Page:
Children found alive
Four children have been found alive after surviving a plane crash and spending weeks fending for themselves in Colombia's Amazon jungle.
Colombia's president said the rescue of the siblings, aged 13, nine, four and one, was "a joy for the whole country".
The children's mother and two pilots were killed when their light aircraft crashed in the jungle on 1 May.
The missing children became the focus of a huge rescue operation involving dozens of soldiers and local people.
President Gustavo Petro said finding the group was a "magical day", adding: "They were alone, they themselves achieved an example of total survival which will remain in history."
The children belong to the Huitoto indigenous group. Mr Petro shared a photograph of several members of the military and Indigenous community caring for the siblings, who had been missing for 40 days.
One of the rescuers held a bottle up to the mouth of the smallest child, while another fed one of the other children from a mug with a spoon.
A video shared by Colombia's ministry of defence showed the children being lifted into a helicopter in the dark above the tall trees of the jungle. They have been flown to the nation's capital Bogota, where ambulances have taken them to hospital for further medical treatment.
The children's grandmother, Fatima Valencia, said after their rescue: "I am very grateful, and to mother earth as well, that they were set free."
She said the eldest of the four siblings was used to looking after the other three when their mother was at work, and that this helped them survive in the jungle.
"She gave them flour and cassava bread, any fruit in the bush, they know what they must consume," Ms Valencia said in footage obtained by EVN.
The Cessna 206 aircraft the children and their mother had been travelling on before the crash was flying from Araracuara, in Amazonas province, to San José del Guaviare, when it issued a mayday alert due to engine failure.
The bodies of the three adults were found at the crash site by the army, but it appeared that the children had escaped the wreckage and wandered into the rainforest to find help.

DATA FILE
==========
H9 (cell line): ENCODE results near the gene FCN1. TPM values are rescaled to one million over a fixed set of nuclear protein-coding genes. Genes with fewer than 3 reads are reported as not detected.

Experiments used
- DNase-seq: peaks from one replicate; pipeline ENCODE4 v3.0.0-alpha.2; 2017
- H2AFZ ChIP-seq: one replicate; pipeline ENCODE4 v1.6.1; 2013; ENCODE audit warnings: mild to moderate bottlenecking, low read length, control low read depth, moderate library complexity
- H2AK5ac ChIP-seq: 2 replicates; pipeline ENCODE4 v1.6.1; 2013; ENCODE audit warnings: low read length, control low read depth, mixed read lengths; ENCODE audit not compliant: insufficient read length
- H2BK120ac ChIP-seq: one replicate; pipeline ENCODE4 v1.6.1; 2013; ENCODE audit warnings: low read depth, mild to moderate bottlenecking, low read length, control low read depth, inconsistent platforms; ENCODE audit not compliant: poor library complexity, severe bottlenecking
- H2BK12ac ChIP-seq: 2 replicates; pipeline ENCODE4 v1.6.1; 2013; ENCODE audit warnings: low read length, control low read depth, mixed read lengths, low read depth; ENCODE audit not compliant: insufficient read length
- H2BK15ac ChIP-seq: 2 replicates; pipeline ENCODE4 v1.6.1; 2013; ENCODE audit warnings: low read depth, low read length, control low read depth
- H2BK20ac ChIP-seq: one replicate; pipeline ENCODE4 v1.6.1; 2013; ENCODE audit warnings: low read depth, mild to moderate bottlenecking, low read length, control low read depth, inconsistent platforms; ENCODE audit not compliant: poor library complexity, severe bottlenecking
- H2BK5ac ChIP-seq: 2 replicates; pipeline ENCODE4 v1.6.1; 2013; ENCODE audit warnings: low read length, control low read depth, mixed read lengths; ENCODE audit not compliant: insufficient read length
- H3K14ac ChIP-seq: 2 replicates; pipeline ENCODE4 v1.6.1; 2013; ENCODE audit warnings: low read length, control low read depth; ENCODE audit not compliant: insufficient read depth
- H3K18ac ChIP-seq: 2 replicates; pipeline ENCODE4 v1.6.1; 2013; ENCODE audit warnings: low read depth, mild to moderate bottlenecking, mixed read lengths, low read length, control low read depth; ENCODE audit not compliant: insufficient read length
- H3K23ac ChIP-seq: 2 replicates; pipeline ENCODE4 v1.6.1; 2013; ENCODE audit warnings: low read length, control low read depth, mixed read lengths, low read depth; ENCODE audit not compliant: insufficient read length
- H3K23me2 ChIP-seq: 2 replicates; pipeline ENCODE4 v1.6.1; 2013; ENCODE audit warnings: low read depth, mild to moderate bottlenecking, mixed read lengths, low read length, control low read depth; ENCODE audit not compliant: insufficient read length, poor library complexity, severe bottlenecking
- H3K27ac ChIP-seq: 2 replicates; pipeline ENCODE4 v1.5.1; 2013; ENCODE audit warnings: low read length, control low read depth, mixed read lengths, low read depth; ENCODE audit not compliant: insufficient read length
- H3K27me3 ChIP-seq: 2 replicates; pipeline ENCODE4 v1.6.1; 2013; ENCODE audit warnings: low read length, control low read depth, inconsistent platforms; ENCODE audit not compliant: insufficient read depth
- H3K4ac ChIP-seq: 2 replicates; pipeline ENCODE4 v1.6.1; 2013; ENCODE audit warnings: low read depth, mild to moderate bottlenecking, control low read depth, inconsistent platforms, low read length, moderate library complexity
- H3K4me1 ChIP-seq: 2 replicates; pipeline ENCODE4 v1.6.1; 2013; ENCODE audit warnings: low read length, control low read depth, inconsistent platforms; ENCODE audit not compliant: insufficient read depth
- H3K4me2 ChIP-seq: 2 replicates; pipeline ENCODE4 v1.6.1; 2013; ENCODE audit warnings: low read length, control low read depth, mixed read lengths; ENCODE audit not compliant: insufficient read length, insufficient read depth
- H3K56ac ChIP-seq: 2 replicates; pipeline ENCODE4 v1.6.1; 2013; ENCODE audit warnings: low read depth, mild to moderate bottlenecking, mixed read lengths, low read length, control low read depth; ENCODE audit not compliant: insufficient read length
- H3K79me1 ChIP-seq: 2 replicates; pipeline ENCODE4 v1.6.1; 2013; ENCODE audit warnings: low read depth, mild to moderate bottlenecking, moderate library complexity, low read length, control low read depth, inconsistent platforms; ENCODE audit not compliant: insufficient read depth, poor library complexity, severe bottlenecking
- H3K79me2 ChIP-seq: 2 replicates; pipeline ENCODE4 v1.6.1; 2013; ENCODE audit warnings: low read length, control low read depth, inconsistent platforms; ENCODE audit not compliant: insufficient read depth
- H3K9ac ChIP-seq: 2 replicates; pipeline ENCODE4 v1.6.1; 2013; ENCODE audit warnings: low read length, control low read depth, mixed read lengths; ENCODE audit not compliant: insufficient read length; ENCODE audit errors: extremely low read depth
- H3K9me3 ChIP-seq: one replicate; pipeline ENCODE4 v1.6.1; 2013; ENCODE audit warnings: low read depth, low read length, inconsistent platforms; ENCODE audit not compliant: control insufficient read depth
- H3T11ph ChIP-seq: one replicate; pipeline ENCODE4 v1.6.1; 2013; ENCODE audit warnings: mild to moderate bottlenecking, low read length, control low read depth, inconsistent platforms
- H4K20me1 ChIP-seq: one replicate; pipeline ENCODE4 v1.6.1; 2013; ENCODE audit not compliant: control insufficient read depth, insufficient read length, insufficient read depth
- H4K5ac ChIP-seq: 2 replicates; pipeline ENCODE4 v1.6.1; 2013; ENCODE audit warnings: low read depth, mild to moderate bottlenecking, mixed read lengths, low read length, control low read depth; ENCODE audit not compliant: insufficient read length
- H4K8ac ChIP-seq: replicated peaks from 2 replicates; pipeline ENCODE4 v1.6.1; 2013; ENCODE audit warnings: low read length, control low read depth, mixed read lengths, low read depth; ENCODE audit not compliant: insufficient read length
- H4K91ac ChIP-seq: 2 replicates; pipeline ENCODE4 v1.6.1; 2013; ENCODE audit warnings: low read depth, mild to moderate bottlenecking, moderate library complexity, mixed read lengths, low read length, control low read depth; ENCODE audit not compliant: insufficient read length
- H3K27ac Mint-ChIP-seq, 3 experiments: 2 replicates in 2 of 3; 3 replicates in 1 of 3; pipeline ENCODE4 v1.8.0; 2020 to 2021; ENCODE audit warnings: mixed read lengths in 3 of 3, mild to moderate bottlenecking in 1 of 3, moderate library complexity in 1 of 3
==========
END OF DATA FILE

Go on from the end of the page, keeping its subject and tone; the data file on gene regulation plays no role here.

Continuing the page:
A massive search began and in May, rescuers recovered items left behind by the children, including a child's drinking bottle, a pair of scissors, a hair tie and a makeshift shelter.
Small footprints were also discovered, which led search teams to believe the children were still alive in the rainforest, which is home to jaguars, snakes and other predators.
Members of the children's community hoped that their knowledge of fruits and jungle survival skills would give them a better chance of remaining alive.
Indigenous people joined the search and helicopters broadcast a message from the children's grandmother, recorded in the Huitoto language, urging them to stop moving to make them easier to locate.
After they were found, their grandfather, Fidencio Valencia, called on the authorities to allow the children to be moved closer to their family in Villavicencio, roughly 130km (80 miles) from Bogota.
"I am asking the president as the highest authority, I am sorry to bother him, but it is my right and my duty, it is my blood, it is my family. I want to see the children, here in Villavicencio," he said in an interview also obtained by EVN.
Earlier Mr Petro said he had spoken to the children's grandfather.
The president came under criticism last month when a tweet published on his account mistakenly announced that the children had been found.
He erased the tweet the next day saying that the information - which his office had been given by Colombia's child welfare agency - could not be confirmed.